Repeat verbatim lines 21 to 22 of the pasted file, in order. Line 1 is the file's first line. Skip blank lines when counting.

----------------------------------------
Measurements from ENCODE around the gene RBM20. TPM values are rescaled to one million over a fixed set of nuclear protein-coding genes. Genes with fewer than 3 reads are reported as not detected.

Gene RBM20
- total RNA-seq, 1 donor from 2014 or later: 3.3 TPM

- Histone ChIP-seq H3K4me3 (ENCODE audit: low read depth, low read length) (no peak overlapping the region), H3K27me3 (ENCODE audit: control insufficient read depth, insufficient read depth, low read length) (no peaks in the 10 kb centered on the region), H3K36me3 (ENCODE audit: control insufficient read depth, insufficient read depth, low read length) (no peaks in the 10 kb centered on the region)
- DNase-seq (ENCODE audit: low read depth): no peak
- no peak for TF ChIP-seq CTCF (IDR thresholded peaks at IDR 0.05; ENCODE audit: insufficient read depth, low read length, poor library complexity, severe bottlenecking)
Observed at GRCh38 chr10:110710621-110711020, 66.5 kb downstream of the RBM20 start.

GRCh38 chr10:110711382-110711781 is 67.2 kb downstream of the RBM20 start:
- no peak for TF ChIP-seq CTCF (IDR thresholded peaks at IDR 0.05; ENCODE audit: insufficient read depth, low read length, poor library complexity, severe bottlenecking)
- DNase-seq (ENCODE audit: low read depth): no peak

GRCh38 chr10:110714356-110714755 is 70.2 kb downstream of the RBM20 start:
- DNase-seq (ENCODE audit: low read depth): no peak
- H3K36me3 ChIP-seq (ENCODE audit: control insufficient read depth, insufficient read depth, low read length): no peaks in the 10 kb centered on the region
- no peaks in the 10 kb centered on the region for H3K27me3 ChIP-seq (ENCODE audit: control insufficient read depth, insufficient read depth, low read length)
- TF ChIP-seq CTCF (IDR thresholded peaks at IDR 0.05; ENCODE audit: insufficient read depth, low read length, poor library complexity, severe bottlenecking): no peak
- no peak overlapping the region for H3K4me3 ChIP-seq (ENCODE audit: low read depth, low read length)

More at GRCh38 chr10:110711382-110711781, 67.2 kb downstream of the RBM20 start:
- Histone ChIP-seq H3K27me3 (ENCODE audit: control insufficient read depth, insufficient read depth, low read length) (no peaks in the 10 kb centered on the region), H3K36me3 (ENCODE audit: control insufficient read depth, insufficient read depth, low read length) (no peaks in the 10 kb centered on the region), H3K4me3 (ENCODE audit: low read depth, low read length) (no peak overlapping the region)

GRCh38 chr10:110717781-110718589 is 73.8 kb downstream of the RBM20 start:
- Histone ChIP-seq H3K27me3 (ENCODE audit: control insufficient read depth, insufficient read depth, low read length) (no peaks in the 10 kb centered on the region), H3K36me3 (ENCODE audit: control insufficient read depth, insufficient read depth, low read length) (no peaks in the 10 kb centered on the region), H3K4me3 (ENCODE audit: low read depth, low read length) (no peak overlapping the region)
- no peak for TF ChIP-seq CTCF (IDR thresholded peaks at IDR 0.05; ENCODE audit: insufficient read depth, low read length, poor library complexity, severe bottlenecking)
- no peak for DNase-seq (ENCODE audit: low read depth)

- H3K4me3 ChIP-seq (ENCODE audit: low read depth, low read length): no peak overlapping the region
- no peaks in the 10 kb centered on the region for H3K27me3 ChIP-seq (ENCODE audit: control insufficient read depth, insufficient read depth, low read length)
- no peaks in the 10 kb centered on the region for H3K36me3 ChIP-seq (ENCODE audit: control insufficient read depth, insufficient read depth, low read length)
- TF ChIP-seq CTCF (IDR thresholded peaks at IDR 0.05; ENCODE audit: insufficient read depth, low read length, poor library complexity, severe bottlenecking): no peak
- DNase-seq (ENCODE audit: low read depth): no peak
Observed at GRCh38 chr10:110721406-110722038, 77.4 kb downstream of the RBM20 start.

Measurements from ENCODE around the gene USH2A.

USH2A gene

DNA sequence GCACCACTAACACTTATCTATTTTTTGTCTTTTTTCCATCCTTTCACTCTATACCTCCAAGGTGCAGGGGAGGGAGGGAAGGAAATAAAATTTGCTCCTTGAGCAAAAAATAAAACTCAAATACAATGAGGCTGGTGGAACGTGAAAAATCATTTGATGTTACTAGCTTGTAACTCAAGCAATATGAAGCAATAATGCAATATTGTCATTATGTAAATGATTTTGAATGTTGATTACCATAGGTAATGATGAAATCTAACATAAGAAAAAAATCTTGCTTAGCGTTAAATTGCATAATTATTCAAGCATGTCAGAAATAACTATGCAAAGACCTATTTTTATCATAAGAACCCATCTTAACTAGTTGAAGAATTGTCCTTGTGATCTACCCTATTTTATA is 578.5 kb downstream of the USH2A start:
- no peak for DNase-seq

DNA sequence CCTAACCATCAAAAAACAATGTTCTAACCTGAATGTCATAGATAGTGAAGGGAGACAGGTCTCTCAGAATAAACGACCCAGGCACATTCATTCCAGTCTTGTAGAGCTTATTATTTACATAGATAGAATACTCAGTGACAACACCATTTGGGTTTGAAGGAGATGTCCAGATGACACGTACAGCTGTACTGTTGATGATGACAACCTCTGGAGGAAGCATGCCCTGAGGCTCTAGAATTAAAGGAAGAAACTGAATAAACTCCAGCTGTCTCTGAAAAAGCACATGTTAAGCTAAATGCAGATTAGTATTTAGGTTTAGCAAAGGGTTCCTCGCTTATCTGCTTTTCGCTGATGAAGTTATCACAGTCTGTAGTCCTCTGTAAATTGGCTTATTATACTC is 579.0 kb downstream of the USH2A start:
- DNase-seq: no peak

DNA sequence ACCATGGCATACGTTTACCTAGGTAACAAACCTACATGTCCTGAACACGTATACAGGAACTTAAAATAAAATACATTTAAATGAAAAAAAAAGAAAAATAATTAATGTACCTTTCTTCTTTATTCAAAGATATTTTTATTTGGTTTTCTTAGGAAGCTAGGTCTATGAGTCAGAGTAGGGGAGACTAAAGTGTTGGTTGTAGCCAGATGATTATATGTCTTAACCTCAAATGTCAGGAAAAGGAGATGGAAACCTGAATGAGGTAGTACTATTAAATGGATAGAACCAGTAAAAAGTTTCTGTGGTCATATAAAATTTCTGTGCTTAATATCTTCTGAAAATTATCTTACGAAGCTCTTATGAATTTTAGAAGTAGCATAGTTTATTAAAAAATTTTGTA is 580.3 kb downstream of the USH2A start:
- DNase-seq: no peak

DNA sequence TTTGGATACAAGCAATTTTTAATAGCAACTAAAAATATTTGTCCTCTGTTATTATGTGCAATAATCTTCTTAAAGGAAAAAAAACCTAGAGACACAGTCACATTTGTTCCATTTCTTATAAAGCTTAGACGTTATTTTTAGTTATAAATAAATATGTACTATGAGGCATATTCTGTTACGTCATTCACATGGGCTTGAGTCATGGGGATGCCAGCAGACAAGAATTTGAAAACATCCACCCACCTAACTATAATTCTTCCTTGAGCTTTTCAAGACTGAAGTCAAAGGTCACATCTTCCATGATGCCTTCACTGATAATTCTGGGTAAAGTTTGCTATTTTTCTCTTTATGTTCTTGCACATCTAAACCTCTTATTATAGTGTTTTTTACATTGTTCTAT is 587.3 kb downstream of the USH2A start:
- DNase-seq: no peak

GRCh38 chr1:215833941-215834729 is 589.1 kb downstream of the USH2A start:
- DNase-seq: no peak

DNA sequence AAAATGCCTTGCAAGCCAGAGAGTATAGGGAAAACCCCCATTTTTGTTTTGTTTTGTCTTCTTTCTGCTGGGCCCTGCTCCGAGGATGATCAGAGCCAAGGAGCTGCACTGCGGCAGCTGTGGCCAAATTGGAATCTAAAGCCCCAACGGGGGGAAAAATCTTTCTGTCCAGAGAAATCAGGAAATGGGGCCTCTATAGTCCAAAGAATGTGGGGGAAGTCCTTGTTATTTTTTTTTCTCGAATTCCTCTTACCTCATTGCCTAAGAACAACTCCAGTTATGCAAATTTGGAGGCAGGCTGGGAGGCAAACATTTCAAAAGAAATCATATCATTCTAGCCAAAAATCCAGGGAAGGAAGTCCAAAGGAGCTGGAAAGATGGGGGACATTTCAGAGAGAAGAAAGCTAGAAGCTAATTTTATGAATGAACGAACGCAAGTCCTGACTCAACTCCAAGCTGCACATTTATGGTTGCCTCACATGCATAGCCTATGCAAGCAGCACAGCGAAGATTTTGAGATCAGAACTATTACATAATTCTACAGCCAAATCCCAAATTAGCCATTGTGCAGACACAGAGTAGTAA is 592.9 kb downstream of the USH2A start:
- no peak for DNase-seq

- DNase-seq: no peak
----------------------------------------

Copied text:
- no peak for TF ChIP-seq CTCF (IDR thresholded peaks at IDR 0.05; ENCODE audit: insufficient read depth, low read length, poor library complexity, severe bottlenecking)
- no peak for DNase-seq (ENCODE audit: low read depth)